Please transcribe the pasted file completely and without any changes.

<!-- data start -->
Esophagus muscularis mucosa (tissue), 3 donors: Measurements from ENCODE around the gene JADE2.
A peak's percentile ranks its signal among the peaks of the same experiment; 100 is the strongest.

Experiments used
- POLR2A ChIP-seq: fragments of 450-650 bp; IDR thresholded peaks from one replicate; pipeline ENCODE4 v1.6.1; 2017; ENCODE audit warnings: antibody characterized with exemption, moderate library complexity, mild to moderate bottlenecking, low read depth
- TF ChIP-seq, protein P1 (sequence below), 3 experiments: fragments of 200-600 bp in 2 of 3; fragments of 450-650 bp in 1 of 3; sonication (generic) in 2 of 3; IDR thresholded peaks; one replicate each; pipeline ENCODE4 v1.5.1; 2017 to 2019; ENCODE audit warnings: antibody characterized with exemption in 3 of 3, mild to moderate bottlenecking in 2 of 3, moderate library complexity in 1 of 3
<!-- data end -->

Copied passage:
Esophagus muscularis mucosa (tissue), 3 donors: Measurements from ENCODE around the gene JADE2.
A peak's percentile ranks its signal among the peaks of the same experiment; 100 is the strongest.

Experiments used
- POLR2A ChIP-seq: fragments of 450-650 bp; IDR thresholded peaks from one replicate; pipeline ENCODE4 v1.6.1; 2017; ENCODE audit warnings: antibody characterized with exemption, moderate library complexity, mild to moderate bottlenecking, low read depth
- TF ChIP-seq, protein P1 (sequence below), 3 experiments: fragments of 200-600 bp in 2 of 3; fragments of 450-650 bp in 1 of 3; sonication (generic) in 2 of 3; IDR thresholded peaks; one replicate each; pipeline ENCODE4 v1.5.1; 2017 to 2019; ENCODE audit warnings: antibody characterized with exemption in 3 of 3, mild to moderate bottlenecking in 2 of 3, moderate library complexity in 1 of 3